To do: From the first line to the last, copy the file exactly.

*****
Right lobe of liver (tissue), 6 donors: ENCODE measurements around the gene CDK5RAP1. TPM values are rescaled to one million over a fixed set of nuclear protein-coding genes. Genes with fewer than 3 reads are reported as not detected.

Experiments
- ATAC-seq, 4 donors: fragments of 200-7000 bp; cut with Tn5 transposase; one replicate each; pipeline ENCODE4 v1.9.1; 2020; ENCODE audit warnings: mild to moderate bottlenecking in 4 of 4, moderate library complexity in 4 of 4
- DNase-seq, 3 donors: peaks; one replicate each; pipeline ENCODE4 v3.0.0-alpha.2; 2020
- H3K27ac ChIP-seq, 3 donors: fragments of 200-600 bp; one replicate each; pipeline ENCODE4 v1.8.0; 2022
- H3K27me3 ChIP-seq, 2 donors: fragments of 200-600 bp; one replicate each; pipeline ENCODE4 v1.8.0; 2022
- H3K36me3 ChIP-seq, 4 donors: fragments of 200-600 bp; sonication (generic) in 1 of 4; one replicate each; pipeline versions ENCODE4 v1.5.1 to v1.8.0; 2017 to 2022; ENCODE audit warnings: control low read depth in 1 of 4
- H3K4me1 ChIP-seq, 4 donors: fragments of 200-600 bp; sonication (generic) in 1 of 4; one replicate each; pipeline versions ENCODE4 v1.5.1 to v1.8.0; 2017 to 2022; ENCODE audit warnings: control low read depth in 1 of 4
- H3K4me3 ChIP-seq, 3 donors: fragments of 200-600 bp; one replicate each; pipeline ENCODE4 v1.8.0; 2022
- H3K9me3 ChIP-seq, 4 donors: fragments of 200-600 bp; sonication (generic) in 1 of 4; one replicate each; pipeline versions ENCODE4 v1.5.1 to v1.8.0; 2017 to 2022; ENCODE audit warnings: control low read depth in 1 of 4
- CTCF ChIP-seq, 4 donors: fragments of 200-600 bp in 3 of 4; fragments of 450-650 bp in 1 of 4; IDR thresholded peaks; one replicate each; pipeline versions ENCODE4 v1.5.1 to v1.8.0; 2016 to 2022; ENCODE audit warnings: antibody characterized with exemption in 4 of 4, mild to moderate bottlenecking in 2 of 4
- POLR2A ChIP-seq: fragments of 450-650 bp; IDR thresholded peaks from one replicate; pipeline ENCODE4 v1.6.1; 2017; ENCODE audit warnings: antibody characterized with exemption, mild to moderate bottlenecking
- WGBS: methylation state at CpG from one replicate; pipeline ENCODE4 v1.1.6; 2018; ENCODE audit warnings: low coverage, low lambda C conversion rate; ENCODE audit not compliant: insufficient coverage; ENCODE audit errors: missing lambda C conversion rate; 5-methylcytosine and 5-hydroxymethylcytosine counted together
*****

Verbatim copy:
Right lobe of liver (tissue), 6 donors: ENCODE measurements around the gene CDK5RAP1. TPM values are rescaled to one million over a fixed set of nuclear protein-coding genes. Genes with fewer than 3 reads are reported as not detected.

Experiments
- ATAC-seq, 4 donors: fragments of 200-7000 bp; cut with Tn5 transposase; one replicate each; pipeline ENCODE4 v1.9.1; 2020; ENCODE audit warnings: mild to moderate bottlenecking in 4 of 4, moderate library complexity in 4 of 4
- DNase-seq, 3 donors: peaks; one replicate each; pipeline ENCODE4 v3.0.0-alpha.2; 2020
- H3K27ac ChIP-seq, 3 donors: fragments of 200-600 bp; one replicate each; pipeline ENCODE4 v1.8.0; 2022
- H3K27me3 ChIP-seq, 2 donors: fragments of 200-600 bp; one replicate each; pipeline ENCODE4 v1.8.0; 2022
- H3K36me3 ChIP-seq, 4 donors: fragments of 200-600 bp; sonication (generic) in 1 of 4; one replicate each; pipeline versions ENCODE4 v1.5.1 to v1.8.0; 2017 to 2022; ENCODE audit warnings: control low read depth in 1 of 4
- H3K4me1 ChIP-seq, 4 donors: fragments of 200-600 bp; sonication (generic) in 1 of 4; one replicate each; pipeline versions ENCODE4 v1.5.1 to v1.8.0; 2017 to 2022; ENCODE audit warnings: control low read depth in 1 of 4
- H3K4me3 ChIP-seq, 3 donors: fragments of 200-600 bp; one replicate each; pipeline ENCODE4 v1.8.0; 2022
- H3K9me3 ChIP-seq, 4 donors: fragments of 200-600 bp; sonication (generic) in 1 of 4; one replicate each; pipeline versions ENCODE4 v1.5.1 to v1.8.0; 2017 to 2022; ENCODE audit warnings: control low read depth in 1 of 4
- CTCF ChIP-seq, 4 donors: fragments of 200-600 bp in 3 of 4; fragments of 450-650 bp in 1 of 4; IDR thresholded peaks; one replicate each; pipeline versions ENCODE4 v1.5.1 to v1.8.0; 2016 to 2022; ENCODE audit warnings: antibody characterized with exemption in 4 of 4, mild to moderate bottlenecking in 2 of 4
- POLR2A ChIP-seq: fragments of 450-650 bp; IDR thresholded peaks from one replicate; pipeline ENCODE4 v1.6.1; 2017; ENCODE audit warnings: antibody characterized with exemption, mild to moderate bottlenecking
- WGBS: methylation state at CpG from one replicate; pipeline ENCODE4 v1.1.6; 2018; ENCODE audit warnings: low coverage, low lambda C conversion rate; ENCODE audit not compliant: insufficient coverage; ENCODE audit errors: missing lambda C conversion rate; 5-methylcytosine and 5-hydroxymethylcytosine counted together